Blogging needs dedication and it needs time. But the best thing is that your business blog can be whatever you want it to be. There are no set rules (apart from the basics of course, like focus on professional topics, don’t write about your dating experiences). Regular posts can mean 1-2 a week or 1-2 a month. There are so many different things you can write about. Daily experiences, events you attended (translation-related or not), you can host interviews (which are a great opportunity to connect with other bloggers or translators you look up to and pick their brains). I’m not even going to mention SEO and Google ranking and writing content that appeals to your clients, which are also significant advantages of blogging.
A blog doesn’t have to be as complex as a website. It’s very simple to create a free blog, add a few plugins (like social sharing buttons and your RSS feed so people can subscribe to it) and start writing! Experts advise us to have a blogging strategy before we even start a blog, but that sounds complicated and stressful to me. Just think how much time you’d like to spend on it (i.e. how often you want to publish articles), write a few posts (5-10 at least) before you launch the blog so you are covered for the first few months and you’ll figure out the blog’s tone, purpose and your audience along the way.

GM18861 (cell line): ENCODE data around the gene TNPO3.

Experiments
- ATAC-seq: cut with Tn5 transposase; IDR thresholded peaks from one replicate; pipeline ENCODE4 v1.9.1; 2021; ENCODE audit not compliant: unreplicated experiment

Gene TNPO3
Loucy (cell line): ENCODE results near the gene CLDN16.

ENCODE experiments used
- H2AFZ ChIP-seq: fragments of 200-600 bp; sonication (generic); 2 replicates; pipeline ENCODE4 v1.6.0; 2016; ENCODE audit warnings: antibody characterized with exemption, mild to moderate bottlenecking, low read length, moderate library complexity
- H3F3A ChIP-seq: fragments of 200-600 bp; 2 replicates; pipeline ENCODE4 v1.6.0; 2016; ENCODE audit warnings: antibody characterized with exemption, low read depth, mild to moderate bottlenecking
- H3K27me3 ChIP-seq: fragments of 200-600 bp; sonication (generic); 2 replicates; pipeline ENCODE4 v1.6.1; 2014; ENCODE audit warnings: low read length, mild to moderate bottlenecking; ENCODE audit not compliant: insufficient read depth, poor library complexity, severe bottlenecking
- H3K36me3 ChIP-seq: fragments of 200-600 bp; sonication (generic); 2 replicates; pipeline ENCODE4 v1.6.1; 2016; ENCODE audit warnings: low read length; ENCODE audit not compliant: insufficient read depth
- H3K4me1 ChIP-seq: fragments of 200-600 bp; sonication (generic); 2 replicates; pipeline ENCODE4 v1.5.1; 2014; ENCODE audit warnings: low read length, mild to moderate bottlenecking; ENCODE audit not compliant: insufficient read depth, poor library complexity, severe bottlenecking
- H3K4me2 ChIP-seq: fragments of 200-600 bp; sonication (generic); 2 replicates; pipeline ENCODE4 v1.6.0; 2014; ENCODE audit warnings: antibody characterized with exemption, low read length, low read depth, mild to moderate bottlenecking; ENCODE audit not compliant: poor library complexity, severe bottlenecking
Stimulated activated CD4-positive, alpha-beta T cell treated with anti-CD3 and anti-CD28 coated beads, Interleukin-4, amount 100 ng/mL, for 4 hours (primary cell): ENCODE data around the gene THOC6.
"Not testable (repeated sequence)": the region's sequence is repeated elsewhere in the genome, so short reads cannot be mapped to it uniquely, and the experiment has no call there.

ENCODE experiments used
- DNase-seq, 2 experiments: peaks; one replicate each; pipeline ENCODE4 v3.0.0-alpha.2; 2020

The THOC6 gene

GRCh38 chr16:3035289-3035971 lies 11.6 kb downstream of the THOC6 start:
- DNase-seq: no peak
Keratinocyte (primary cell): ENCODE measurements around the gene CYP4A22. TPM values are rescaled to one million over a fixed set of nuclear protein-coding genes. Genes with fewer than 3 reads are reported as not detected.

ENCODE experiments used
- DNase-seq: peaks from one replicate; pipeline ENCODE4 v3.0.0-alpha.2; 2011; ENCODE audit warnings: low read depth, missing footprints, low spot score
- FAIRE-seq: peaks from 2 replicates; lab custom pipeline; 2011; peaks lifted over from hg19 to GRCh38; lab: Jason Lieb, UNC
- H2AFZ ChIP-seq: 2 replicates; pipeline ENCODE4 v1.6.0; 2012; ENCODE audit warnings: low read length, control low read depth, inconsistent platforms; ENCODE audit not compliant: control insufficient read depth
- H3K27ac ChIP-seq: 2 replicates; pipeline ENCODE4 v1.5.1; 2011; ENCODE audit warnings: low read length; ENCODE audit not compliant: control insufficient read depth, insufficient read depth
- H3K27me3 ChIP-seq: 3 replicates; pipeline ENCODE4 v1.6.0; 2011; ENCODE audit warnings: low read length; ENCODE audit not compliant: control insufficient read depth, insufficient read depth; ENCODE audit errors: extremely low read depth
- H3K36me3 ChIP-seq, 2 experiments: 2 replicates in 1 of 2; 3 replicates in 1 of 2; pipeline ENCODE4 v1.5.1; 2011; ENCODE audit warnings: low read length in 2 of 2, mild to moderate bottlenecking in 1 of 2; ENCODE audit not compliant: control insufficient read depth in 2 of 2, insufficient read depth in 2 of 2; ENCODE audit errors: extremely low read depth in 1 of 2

I almost forgot the most important thing! Spend a few months reading other blogs and see how other bloggers do it. There are great blogs in the translation community and I read a lot of them every week, check out our Blogroll.
3. You recently moved to Toronto, Canada. How come you chose to leave Greece and move to a country so far away? Do you think that this choice will help your business grow?
This will be a very long article if I list all the reasons that made us leave gorgeous Greece. One of the main things that made us unhappy in Greece was that we felt our taxes were wasted. Especially after the crisis, the taxes have been sky-high. But the services offered by the Greek government were as bad as ever.
The Greeks’ mentality of tax-evasion was another thing that bothered us. I used Proz to find a Greek-English translator a few years ago. The first 10 people I contacted were not even registered with the tax office! They said they were professionals, that they’ve been offering translation services for the past X years, to clients in Greece and abroad, but they had never declared a single eurocent! We didn’t like feeling like idiots just because we declared our income, paid our taxes and also paid our bills in time.